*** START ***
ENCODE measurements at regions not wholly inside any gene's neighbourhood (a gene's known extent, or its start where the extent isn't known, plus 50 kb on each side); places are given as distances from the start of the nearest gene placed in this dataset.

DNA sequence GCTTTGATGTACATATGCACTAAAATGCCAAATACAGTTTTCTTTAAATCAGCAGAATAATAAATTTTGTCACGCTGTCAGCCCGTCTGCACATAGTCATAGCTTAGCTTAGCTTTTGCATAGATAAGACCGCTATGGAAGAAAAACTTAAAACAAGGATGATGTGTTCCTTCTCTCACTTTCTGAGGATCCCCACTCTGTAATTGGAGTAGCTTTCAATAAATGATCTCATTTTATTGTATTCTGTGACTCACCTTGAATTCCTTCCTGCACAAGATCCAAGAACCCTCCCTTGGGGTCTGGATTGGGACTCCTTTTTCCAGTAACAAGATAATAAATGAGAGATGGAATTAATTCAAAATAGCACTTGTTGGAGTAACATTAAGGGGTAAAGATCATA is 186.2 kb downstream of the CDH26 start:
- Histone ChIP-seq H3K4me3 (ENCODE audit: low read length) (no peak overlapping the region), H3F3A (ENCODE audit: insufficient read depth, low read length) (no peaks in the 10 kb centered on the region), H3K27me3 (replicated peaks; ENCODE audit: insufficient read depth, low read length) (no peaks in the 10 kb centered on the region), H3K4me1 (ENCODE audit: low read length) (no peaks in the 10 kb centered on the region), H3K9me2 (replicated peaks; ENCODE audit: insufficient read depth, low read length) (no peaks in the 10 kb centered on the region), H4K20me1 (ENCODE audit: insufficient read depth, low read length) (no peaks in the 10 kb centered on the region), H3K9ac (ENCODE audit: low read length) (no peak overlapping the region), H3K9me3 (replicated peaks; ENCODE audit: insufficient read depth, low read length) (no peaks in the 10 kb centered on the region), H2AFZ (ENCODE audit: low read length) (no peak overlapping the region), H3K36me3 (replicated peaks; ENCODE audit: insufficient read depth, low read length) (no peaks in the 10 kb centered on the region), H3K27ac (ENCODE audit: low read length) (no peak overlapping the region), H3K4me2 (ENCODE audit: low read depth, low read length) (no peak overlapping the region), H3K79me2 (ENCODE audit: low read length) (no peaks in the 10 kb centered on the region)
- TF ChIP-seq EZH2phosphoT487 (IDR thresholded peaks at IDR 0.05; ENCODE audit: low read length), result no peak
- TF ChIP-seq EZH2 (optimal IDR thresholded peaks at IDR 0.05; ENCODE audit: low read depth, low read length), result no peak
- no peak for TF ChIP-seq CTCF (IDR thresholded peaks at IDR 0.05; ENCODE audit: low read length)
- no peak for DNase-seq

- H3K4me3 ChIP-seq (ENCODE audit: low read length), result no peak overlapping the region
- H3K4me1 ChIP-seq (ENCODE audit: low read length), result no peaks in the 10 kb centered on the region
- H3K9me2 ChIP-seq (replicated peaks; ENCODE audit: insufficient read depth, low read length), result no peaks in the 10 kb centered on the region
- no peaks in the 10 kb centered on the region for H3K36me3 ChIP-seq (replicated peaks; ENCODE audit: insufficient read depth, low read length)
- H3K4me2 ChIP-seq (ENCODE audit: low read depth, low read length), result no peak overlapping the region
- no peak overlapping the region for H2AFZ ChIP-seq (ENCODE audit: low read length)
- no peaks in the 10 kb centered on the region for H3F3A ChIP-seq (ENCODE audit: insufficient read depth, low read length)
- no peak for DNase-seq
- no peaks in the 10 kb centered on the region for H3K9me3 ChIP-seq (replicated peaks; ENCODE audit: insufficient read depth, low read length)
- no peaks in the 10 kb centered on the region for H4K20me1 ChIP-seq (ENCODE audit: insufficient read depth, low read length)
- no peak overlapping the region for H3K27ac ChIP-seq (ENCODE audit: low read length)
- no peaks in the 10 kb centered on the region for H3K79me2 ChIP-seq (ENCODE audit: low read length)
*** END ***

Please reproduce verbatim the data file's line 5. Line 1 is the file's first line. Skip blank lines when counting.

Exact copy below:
- TF ChIP-seq EZH2 (optimal IDR thresholded peaks at IDR 0.05; ENCODE audit: low read depth, low read length), result no peak